"We loved getting smuggled-in copies of New Yorker magazine."
One of Thurber's line-drawings of a mournful bloodhound hangs on the wall behind Norden as he speaks.
Later editions of Take It From Here can still be heard fairly easily so Norden is happy to discuss two less familiar series, which he and Muir wrote together.
In January 1949 they wrote a series called Third Division. It was the first comedy on the BBC's new Third Programme, the forerunner of Radio Three. Muir and Norden shared writing duties with Paul Dehn, who later wrote the film Goldfinger.
What leaps out today is the cast - including Peter Sellers, Michael Bentine, Harry Secombe and Benny Hill.
"We weren't given much guidance what the BBC wanted except that it shouldn't be like the Light Programme or the Home Service. It was a revue, to use a slightly old-fashioned term: we had two bands to provide the music," Norden says.
No recordings appear to have survived so only the typed script allows one sketch in episode two, transmitted on 2 February 1949, to be compared with another recording which appeared on vinyl in 1958.
The spoof travelogue Balham - Gateway To The South became Muir and Norden's best-known piece when George Martin re-recorded it for the Peter Sellers album The Best of Sellers.
By then, Sellers was a big star and provided all the voices, but in the BBC original he narrates while other roles are taken by Hill, Bentine, Secombe and others.
Sellers clearly admired Muir and Norden's writing: The same episode of Third Division provided the sketch Common Entrance on his follow-up comedy album in 1959.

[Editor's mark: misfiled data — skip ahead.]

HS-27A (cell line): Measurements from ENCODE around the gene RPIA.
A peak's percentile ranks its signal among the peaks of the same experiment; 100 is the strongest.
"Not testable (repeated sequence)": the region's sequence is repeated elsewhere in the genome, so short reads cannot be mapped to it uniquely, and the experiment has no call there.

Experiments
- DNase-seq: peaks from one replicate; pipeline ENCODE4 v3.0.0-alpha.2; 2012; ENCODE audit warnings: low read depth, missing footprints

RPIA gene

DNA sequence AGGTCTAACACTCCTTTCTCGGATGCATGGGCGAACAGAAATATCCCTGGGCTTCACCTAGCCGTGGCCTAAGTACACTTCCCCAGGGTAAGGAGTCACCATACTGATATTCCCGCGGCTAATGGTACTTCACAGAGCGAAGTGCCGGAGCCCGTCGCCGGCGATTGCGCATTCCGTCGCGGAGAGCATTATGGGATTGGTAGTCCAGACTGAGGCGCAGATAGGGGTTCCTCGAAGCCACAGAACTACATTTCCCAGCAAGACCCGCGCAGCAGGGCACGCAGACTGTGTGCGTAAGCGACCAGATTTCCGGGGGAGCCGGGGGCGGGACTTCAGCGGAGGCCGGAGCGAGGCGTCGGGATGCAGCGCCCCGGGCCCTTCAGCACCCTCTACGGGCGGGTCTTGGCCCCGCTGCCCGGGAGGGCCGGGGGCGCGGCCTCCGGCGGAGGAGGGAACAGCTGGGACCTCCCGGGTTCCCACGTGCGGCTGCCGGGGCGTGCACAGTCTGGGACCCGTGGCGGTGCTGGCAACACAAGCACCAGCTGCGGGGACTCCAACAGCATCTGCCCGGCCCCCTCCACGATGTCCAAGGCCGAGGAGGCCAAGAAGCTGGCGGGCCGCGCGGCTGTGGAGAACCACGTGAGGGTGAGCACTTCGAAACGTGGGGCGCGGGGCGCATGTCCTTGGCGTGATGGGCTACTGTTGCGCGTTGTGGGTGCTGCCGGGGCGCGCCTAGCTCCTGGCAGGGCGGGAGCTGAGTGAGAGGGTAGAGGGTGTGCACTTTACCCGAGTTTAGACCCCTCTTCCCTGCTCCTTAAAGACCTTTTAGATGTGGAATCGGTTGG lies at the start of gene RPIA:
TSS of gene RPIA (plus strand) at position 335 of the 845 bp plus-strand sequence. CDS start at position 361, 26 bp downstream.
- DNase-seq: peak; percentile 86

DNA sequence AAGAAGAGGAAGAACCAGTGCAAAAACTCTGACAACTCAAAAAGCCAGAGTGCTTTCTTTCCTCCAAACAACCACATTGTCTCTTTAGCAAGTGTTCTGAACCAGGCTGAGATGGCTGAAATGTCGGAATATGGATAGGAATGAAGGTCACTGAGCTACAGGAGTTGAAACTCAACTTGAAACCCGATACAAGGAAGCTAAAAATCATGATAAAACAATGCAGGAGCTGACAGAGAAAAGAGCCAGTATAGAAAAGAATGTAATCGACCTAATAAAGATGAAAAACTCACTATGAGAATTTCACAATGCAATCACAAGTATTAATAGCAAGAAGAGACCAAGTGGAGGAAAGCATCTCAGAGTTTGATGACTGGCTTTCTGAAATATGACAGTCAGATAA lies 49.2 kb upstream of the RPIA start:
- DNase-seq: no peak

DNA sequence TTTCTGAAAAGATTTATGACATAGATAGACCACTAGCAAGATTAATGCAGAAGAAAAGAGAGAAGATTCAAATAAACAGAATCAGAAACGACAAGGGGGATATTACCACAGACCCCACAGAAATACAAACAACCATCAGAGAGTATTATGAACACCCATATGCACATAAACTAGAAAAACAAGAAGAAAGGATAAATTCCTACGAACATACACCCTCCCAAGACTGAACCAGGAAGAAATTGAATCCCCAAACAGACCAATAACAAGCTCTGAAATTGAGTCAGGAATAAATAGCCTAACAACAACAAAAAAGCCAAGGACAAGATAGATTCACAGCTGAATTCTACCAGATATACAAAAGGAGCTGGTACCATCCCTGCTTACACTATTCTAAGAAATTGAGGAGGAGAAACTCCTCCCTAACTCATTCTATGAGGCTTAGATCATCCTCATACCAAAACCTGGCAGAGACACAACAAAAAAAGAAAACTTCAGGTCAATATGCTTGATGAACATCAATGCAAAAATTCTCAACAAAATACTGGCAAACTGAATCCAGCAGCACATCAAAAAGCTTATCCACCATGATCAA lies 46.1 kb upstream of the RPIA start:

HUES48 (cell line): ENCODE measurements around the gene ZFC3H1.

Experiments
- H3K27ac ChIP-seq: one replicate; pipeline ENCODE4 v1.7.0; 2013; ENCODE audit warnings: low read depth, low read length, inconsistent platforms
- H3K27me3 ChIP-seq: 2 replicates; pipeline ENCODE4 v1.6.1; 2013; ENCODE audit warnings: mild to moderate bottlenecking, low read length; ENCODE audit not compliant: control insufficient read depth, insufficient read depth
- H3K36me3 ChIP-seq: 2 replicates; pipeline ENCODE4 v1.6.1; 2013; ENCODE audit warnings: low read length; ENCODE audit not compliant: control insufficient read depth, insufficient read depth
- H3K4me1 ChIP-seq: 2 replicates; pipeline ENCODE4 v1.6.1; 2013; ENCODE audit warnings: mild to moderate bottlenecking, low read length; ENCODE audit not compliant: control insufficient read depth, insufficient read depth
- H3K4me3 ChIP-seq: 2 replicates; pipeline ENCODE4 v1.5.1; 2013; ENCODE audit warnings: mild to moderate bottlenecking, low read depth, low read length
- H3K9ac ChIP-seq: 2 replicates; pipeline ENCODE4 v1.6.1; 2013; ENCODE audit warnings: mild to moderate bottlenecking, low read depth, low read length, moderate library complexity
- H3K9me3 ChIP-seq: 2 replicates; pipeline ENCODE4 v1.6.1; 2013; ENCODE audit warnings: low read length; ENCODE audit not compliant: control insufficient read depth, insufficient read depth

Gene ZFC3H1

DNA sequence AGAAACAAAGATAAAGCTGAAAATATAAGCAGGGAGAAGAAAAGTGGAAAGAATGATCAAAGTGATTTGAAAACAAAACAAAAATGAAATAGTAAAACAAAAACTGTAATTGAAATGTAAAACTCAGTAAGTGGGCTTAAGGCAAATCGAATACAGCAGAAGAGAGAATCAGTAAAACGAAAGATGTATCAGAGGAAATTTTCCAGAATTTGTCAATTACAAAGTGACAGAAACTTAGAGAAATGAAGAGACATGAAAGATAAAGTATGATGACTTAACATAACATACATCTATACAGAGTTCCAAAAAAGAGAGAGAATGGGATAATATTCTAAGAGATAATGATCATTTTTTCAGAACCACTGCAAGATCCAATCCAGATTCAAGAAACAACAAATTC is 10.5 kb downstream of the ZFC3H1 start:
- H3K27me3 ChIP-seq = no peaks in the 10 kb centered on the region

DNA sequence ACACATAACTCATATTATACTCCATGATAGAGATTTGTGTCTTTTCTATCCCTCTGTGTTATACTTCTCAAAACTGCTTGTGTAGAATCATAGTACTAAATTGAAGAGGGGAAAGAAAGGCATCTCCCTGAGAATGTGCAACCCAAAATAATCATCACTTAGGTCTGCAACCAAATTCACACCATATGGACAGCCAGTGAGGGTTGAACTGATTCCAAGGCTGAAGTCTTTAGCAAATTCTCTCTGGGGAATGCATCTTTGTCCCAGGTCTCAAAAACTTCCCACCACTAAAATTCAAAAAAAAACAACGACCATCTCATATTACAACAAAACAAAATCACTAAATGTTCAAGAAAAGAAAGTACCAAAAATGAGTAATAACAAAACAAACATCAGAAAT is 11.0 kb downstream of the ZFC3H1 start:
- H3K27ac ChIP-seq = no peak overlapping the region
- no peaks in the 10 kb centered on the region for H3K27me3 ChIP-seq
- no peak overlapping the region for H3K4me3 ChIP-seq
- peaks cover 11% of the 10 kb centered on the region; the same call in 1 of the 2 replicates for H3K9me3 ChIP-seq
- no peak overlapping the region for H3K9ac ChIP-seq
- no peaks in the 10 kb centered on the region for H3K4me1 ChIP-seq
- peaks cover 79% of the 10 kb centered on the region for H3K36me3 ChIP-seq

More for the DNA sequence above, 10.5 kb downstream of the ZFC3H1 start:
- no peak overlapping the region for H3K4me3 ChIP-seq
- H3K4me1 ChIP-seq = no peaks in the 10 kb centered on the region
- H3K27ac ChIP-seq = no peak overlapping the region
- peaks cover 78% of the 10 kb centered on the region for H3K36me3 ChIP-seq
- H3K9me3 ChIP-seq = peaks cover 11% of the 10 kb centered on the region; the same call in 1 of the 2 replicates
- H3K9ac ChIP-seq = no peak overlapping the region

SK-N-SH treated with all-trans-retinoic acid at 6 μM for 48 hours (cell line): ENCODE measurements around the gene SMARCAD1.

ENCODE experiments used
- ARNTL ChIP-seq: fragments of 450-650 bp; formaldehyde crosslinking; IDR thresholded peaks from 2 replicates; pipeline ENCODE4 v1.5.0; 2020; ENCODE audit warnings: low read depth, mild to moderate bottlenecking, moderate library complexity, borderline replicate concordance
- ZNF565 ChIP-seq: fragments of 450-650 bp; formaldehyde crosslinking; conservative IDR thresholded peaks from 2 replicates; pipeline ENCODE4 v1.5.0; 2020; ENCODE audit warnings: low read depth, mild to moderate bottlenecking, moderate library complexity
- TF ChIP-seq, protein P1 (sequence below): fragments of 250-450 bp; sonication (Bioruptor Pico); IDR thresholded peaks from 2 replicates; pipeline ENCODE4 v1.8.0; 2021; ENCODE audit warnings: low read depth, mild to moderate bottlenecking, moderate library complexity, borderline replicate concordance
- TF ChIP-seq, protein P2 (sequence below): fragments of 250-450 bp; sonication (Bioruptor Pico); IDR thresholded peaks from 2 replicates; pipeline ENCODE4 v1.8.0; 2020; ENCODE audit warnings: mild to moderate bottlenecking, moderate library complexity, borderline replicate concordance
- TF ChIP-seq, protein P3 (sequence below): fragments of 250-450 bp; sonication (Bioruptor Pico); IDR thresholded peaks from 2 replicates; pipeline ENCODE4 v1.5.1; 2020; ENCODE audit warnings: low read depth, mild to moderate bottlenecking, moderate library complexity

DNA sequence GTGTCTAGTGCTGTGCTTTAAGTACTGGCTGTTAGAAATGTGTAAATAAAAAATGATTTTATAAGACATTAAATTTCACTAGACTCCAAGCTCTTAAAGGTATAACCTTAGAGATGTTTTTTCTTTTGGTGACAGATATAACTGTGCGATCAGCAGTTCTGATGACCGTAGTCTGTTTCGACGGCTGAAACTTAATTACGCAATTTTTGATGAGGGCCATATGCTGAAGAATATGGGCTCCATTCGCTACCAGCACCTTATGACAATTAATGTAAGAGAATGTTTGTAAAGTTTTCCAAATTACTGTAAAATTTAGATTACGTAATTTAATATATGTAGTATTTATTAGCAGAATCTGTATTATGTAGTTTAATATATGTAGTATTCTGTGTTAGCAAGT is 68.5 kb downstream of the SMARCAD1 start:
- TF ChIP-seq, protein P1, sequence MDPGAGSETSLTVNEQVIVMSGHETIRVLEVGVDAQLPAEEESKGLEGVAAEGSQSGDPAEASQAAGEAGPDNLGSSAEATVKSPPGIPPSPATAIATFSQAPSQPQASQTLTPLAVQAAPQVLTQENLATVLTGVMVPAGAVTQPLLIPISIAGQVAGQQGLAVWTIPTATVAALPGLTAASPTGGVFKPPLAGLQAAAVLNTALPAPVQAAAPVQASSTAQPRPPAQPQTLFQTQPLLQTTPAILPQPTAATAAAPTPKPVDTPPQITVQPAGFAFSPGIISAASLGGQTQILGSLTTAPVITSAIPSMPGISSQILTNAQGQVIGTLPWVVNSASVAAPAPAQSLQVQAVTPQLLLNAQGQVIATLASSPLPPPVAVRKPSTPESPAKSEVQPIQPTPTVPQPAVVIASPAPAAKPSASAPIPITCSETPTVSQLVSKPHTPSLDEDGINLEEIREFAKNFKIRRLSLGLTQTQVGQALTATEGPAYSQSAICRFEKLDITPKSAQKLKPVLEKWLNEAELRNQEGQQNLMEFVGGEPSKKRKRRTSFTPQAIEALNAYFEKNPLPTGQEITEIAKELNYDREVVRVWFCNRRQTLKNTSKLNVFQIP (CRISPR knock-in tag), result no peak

Another early series now largely forgotten was In All Directions. It featured Peter Ustinov and Peter Jones and was made in a way which in the early 1950s was extraordinary.
The programme was constructed around the idea that the two men were looking for a road they could never find called Copthorne Avenue. But there was no script.
'Extraordinarily fertile brains'
"The two Peters would come to the office where Frank and I worked and we would give them a few ideas," Norden says.
"Then we would turn on a massive old clunking tape recorder and basically Peter and Peter would extemporise around the ideas: this could go on all morning.
"Then they left and Frank and I would listen through and decide what had worked and what hadn't. The next Monday we all met up in the BBC studio and we would get them to ad lib again but this time based around the notes we gave them from the previous session.
"What I've always regretted is that somewhere along the way the ad-lib tapes disappeared. Both the Peters had extraordinarily fertile brains and they would be a treasure trove today."
Sadly just a single edition of the series made it safely to the sound archives.
Third Division and In All Directions were both strikingly ambitious series, proving it wasn't only The Goons which struck off into new radio territory in the 1950s. So does Denis enjoy modern comedy on TV and radio?
"I'm not a great fan of the modern style of personal agonising which crops up a bit too often for my liking," he says.
"But I recognise the pure gold that runs in Andy Hamilton and Guy Jenkin's work for Outnumbered on TV. And on radio, I really enjoy John Finnemore.
"But almost all comedy is of its time. You can't expect audiences now to laugh at what amused people 60 years ago. But people do still enjoy Balham - Gateway to the South. So that's an achievement."